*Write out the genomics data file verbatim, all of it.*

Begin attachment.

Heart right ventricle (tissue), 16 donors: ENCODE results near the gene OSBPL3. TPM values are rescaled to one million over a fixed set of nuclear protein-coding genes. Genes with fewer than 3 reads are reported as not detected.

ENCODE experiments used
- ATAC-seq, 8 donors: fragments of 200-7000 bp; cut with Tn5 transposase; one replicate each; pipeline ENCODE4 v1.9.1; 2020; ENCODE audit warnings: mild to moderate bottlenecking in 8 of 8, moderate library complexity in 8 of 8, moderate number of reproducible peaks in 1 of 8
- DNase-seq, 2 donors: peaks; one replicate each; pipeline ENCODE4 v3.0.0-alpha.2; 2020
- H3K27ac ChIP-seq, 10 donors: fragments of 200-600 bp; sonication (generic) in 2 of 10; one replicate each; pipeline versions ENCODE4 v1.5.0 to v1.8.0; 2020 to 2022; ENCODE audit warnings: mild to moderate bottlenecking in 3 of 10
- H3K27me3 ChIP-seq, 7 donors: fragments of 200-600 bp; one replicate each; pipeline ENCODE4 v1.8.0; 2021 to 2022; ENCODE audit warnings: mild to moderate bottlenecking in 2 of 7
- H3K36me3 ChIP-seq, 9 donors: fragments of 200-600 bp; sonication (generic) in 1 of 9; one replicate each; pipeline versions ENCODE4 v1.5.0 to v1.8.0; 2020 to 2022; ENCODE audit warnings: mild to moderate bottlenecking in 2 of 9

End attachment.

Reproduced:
Heart right ventricle (tissue), 16 donors: ENCODE results near the gene OSBPL3. TPM values are rescaled to one million over a fixed set of nuclear protein-coding genes. Genes with fewer than 3 reads are reported as not detected.

ENCODE experiments used
- ATAC-seq, 8 donors: fragments of 200-7000 bp; cut with Tn5 transposase; one replicate each; pipeline ENCODE4 v1.9.1; 2020; ENCODE audit warnings: mild to moderate bottlenecking in 8 of 8, moderate library complexity in 8 of 8, moderate number of reproducible peaks in 1 of 8
- DNase-seq, 2 donors: peaks; one replicate each; pipeline ENCODE4 v3.0.0-alpha.2; 2020
- H3K27ac ChIP-seq, 10 donors: fragments of 200-600 bp; sonication (generic) in 2 of 10; one replicate each; pipeline versions ENCODE4 v1.5.0 to v1.8.0; 2020 to 2022; ENCODE audit warnings: mild to moderate bottlenecking in 3 of 10
- H3K27me3 ChIP-seq, 7 donors: fragments of 200-600 bp; one replicate each; pipeline ENCODE4 v1.8.0; 2021 to 2022; ENCODE audit warnings: mild to moderate bottlenecking in 2 of 7
- H3K36me3 ChIP-seq, 9 donors: fragments of 200-600 bp; sonication (generic) in 1 of 9; one replicate each; pipeline versions ENCODE4 v1.5.0 to v1.8.0; 2020 to 2022; ENCODE audit warnings: mild to moderate bottlenecking in 2 of 9